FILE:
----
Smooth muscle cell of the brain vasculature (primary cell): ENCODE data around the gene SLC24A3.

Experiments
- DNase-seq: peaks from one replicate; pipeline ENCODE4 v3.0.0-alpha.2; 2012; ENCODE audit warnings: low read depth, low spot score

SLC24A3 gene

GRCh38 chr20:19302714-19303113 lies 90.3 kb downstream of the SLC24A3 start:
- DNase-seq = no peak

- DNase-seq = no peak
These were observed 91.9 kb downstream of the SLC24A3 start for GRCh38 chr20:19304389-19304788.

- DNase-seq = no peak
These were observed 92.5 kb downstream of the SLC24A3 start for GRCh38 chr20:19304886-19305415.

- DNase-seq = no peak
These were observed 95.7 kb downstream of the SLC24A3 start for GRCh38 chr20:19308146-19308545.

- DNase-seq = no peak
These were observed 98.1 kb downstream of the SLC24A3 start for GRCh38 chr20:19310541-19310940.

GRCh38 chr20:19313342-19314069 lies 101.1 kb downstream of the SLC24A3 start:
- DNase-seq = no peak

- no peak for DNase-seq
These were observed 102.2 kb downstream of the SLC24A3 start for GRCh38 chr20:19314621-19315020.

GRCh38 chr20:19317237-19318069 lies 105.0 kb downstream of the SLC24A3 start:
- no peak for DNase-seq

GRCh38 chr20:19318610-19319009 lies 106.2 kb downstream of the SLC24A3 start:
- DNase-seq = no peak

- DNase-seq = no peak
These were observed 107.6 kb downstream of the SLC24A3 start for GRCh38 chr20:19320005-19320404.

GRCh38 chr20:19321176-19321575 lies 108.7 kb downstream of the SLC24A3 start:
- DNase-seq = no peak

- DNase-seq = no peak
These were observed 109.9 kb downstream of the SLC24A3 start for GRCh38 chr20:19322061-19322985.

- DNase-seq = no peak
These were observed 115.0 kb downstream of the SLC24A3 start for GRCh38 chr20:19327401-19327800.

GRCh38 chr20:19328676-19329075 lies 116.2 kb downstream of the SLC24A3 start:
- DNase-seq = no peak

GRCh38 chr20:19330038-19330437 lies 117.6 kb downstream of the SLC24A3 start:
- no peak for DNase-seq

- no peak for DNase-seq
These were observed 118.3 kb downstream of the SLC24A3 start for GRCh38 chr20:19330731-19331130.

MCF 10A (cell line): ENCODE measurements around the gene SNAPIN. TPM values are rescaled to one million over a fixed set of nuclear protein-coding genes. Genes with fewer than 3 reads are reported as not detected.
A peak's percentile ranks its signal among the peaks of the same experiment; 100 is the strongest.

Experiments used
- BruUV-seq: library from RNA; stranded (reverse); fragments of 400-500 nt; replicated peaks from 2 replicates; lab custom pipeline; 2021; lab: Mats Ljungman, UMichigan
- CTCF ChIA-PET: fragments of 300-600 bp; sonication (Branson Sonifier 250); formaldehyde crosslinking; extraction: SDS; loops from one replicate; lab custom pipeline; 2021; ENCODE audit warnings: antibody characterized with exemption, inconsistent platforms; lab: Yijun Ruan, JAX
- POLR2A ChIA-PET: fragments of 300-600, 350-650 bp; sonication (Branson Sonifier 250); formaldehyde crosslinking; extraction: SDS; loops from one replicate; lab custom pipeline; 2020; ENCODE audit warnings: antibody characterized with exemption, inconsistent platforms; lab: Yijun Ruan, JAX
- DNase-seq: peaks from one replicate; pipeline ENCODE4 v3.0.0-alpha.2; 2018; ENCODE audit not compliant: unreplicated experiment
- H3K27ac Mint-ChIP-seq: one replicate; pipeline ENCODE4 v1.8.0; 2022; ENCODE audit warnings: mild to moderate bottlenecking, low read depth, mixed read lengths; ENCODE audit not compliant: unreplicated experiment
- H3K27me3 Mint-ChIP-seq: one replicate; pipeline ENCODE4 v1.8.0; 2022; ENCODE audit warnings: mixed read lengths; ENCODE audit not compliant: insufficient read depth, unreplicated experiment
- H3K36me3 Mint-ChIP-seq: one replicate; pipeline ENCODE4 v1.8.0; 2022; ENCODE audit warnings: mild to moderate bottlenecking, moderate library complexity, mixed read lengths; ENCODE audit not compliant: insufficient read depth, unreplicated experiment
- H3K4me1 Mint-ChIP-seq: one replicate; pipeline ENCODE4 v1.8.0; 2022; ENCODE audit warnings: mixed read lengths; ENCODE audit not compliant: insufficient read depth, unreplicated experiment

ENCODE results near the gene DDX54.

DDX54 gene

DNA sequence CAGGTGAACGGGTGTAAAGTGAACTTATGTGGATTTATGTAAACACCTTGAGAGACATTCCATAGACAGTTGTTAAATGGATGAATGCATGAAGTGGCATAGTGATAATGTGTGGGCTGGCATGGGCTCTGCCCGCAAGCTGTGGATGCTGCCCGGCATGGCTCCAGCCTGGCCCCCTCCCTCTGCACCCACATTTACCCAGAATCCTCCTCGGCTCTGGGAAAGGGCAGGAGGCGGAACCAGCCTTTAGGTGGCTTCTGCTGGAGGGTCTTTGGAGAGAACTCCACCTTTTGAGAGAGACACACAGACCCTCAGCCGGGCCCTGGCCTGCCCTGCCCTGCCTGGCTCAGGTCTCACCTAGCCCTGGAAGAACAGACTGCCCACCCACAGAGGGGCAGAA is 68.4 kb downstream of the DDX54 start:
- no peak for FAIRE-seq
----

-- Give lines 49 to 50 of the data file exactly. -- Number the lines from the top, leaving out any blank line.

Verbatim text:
DDX54 gene

DNA sequence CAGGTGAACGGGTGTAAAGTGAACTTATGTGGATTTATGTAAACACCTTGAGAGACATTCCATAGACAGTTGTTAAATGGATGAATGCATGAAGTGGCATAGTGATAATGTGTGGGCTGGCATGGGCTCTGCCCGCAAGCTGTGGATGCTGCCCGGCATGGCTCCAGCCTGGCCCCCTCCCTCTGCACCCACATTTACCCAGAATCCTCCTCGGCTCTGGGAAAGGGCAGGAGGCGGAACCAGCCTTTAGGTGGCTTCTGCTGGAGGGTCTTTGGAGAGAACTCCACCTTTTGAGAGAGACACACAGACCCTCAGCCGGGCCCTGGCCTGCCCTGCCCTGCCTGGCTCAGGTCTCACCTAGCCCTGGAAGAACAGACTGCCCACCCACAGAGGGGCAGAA is 68.4 kb downstream of the DDX54 start: